Gauntlet 2 challenge falls apart

On this week’s episode of The Gauntlet 2, there was no orgy-esque challenge–well, except for the oil-covered guys wrestling in the sand. Anyway, there was an alliance conflict on the rookie’s team, which was too pointless to even summarize, but the episode really stood out for being an example of outstanding reality TV challenge craftsmanship and planning.

During a strength-based challenge, the teams had to push large, quasi-geodesic spheres across a field. As the veterans pushed their giant ball, it broke into a dozen pieces of plywood and 2x4s, probably all with nails jutting out. Host/moron TJ called this “bad luck,” but really, it was just crap-ass construction on the part of the producers.

Next, the teams had to fill a flatbed truck with bricks, and then just two people had to push the truck–full of bricks, all of their teammates–to the other side of the field. Once full of people nad bricks, however, neither truck moved, because apparently no one thought about actually testing this to see if it was possible.

So, in the best tradition of the Challenge, producers pulled something out of their ass and had TJ change the rules before the four people pushing the trucks developed hernias. He told two more people to help push, and that worked–although not for the veterans, because Ace “I’ve been driving a stick shift my whole life” Amerson forgot to push down the clutch.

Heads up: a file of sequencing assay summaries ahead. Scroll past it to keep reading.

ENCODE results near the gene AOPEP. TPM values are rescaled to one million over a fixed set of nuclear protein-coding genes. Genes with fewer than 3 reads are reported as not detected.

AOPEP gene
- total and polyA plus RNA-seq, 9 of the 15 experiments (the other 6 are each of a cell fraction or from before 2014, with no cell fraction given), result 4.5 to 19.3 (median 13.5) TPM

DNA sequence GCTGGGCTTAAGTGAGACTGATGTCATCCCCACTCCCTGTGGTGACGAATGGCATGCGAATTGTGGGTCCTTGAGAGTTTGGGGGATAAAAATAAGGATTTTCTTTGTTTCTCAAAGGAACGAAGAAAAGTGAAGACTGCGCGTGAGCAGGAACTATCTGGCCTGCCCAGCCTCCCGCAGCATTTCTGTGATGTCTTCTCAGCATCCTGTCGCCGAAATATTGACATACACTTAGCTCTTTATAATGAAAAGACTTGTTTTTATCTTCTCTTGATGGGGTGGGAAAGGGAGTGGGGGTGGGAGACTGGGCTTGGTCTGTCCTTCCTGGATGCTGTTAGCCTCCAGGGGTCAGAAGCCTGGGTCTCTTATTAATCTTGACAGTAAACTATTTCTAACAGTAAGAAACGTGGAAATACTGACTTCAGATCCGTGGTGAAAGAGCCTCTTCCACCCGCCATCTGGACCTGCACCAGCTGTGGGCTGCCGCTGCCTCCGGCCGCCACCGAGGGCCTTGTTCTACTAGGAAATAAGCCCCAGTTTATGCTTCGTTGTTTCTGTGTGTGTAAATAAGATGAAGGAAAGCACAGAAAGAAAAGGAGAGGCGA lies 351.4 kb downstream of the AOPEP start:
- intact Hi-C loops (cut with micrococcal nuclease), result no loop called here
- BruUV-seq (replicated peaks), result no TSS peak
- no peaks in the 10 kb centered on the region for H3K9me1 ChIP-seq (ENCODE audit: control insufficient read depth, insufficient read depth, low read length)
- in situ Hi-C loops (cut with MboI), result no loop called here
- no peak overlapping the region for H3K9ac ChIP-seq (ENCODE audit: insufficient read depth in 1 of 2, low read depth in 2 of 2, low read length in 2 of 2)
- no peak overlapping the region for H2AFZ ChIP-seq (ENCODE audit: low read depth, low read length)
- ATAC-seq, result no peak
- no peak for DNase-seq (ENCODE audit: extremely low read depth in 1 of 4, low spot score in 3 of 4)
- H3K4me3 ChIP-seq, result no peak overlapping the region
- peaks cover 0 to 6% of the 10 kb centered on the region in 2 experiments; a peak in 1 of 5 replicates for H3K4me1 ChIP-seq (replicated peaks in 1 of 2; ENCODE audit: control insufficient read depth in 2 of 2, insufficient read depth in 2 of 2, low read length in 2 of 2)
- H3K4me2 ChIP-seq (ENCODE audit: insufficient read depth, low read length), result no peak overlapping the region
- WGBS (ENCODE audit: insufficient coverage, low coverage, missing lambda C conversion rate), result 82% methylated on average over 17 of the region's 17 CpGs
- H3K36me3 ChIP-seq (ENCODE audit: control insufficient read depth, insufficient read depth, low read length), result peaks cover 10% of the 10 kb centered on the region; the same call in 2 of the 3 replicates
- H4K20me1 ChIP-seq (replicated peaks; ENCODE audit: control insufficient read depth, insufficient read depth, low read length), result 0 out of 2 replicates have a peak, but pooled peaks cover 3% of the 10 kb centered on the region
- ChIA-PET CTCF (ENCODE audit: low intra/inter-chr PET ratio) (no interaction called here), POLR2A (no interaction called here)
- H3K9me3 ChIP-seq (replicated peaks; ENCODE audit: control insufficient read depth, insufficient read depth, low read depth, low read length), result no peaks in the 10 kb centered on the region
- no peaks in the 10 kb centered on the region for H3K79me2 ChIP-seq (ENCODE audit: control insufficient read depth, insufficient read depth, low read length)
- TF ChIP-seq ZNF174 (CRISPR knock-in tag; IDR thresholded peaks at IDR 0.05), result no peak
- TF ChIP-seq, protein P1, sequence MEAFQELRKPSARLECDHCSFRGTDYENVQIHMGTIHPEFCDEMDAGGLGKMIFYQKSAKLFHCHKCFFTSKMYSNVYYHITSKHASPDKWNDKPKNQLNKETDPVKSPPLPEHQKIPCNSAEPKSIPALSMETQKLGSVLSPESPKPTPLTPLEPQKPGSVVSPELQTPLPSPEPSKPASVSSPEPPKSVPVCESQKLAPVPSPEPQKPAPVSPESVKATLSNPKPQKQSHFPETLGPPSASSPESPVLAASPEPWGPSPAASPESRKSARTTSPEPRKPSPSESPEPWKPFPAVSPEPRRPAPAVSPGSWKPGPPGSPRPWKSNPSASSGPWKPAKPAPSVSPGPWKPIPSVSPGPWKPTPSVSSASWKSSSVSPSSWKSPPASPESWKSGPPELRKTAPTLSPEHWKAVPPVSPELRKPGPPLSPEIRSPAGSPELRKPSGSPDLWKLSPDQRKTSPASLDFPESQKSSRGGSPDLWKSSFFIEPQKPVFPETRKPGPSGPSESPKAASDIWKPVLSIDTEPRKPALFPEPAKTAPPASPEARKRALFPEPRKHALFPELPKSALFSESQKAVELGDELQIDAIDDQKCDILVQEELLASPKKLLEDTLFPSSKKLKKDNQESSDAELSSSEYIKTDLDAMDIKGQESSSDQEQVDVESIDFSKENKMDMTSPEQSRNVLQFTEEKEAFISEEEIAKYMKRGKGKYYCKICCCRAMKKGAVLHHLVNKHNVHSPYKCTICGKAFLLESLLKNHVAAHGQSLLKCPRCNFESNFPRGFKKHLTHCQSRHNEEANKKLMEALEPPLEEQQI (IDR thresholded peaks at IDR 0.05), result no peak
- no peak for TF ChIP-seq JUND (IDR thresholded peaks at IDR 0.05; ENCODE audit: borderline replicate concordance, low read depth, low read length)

Episode 8 [MTV]

The Quest ends its journey stronger than it began

Verlox from The Quest

A review of the finale of summer's best reality series, which wasn't always perfect but was thoroughly entertaining right down to the finish, which included phenomenal challenges and special effects. Will ABC give it a second season?

Plus: an interview with the actor who played Verlox and the ogre.

Shark Tank is getting a spin-off

Shark Tank

Companies that get deals on the show will be followed for this new spin-off.

Also: Before the show began, Shark Barbara Corcoran was cast and then replaced--but then she sent this amazing e-mail and won the job.

about the writer

Andy Dehnart is a journalist who has covered reality television for more than 15 years and created reality blurred in 2000. A member of the Television Critics Association, his writing and criticism about television, culture, and media has appeared on NPR and in Playboy, Buzzfeed, and many other publications. Andy, 36, also directs the journalism program at Stetson University in Florida, where he teaches creative nonfiction and journalism. He has an M.F.A. in nonfiction writing and literature from Bennington College. More about reality blurred and Andy.